“I told you before I think the job you’ve done is unacceptable. I don’t know anyone in the private sector that would keep you employed with all the failures that you’ve allowed to happen,” Britt said. “Now, if you’ve pushed something up to the top and the top has not done something about it – then please tell this committee.” 

Britt continued, “But for you not to know what’s been going on in this state or for you to have continued to allow the failures to happen and not take steps to change the process until we came here to this committee, is a failure. And you failed as a director. You should resign from your position. But if you were in the private sector, you would have been fired a long time ago.”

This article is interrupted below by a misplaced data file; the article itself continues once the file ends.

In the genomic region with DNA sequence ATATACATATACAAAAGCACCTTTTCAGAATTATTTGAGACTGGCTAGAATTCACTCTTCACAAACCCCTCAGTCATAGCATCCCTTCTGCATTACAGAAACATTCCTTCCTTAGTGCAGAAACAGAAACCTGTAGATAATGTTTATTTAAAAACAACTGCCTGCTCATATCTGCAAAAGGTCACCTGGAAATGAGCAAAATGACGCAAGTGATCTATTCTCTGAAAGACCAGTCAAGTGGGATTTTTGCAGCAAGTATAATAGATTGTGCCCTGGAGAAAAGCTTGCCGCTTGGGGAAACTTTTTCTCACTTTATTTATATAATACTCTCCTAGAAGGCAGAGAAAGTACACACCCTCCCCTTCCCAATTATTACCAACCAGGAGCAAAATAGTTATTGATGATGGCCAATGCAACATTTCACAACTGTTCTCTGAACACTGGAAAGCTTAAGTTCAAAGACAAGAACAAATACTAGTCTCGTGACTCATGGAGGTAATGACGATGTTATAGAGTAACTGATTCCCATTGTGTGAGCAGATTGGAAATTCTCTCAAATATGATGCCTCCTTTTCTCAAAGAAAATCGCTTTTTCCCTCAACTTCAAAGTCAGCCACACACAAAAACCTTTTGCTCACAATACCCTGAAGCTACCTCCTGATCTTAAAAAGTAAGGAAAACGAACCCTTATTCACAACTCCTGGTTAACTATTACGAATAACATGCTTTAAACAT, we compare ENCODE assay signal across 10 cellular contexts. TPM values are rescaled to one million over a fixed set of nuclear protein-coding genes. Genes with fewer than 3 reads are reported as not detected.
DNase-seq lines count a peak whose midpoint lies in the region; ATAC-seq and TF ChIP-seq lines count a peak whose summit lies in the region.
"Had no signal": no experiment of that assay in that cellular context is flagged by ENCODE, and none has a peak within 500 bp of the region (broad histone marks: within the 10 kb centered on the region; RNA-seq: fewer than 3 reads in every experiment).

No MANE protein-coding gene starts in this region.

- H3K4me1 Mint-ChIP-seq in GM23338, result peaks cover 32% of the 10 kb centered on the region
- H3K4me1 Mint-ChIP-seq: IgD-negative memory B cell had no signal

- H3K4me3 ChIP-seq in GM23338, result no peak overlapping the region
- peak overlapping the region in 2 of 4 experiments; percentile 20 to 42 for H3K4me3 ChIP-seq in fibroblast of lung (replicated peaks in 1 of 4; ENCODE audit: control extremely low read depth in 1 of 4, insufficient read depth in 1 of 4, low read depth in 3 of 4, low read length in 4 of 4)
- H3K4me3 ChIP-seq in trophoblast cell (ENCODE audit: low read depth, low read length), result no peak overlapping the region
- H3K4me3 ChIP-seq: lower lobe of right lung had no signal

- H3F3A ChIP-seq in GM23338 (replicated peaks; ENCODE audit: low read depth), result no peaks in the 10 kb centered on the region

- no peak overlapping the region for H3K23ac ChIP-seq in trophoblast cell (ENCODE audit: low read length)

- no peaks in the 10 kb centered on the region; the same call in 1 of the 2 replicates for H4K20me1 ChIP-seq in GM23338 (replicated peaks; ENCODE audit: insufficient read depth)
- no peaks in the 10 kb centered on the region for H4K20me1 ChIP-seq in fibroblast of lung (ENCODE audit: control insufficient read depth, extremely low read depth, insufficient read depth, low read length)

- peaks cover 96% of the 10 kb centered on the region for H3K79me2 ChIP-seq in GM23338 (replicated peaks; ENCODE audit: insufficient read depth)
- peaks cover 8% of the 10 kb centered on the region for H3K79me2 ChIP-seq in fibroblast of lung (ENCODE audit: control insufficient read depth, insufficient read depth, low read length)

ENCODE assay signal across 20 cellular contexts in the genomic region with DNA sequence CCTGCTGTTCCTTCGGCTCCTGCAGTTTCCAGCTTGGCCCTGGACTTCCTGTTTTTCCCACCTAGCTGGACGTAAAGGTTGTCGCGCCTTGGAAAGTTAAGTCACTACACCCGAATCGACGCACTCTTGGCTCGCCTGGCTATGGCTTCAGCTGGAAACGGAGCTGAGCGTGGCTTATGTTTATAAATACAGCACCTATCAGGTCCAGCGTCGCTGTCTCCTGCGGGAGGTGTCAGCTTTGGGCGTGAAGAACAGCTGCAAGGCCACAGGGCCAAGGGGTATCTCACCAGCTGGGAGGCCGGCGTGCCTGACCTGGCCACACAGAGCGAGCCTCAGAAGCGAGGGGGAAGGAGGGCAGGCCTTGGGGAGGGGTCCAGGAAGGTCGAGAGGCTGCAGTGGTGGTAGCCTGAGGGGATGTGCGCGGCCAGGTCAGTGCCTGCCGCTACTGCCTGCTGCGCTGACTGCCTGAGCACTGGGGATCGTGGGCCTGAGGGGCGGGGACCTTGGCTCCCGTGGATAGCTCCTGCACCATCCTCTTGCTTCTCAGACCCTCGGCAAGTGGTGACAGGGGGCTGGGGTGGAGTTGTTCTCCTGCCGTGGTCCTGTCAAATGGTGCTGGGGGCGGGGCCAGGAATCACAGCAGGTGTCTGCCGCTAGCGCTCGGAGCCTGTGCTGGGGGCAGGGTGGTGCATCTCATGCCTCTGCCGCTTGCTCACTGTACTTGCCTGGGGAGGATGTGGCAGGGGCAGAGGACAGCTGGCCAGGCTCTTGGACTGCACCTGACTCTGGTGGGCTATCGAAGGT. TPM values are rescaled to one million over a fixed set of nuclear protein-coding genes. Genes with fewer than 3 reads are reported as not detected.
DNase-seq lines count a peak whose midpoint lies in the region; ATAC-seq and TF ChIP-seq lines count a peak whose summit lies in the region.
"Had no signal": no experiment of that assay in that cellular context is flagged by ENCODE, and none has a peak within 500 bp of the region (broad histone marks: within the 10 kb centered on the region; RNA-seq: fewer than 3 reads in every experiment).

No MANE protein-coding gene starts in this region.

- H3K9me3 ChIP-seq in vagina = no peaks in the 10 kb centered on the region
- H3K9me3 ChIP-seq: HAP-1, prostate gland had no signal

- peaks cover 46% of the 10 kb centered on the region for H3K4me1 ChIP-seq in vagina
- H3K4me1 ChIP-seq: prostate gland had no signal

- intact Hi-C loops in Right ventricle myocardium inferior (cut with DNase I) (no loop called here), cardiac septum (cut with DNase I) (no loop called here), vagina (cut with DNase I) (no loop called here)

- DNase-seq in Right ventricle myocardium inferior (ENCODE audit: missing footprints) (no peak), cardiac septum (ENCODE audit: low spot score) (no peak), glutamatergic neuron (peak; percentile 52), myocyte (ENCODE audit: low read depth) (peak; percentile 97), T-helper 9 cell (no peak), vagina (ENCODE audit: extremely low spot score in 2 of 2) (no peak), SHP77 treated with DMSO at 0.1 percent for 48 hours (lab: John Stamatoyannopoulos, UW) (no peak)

“Our time’s going to be up on this money if we keep waiting as you continue to fail,” Britt added. 

There were several other exchanges between Hogshead and legislators about why some general contractors had not been terminated or fined for failure to produce as well as questions about the multi-million dollar contract with the company producing modular home units. Her responses included the repeated line that she didn’t want to “waste time in court.” 

“Since the signing of that modular contract sixteen months ago, they’ve only completed 11 modular homes, is that right?” Britt asked Hogshead. 

She responded that there were a “number of scheduled completions for December and many more in January.” Hogshead added that production had picked up and 20 to 30 units a month is the expectation. 

Britt pressed Hogshead over when her staff could tell the 453 families selected for modular homes when they could expect to move in.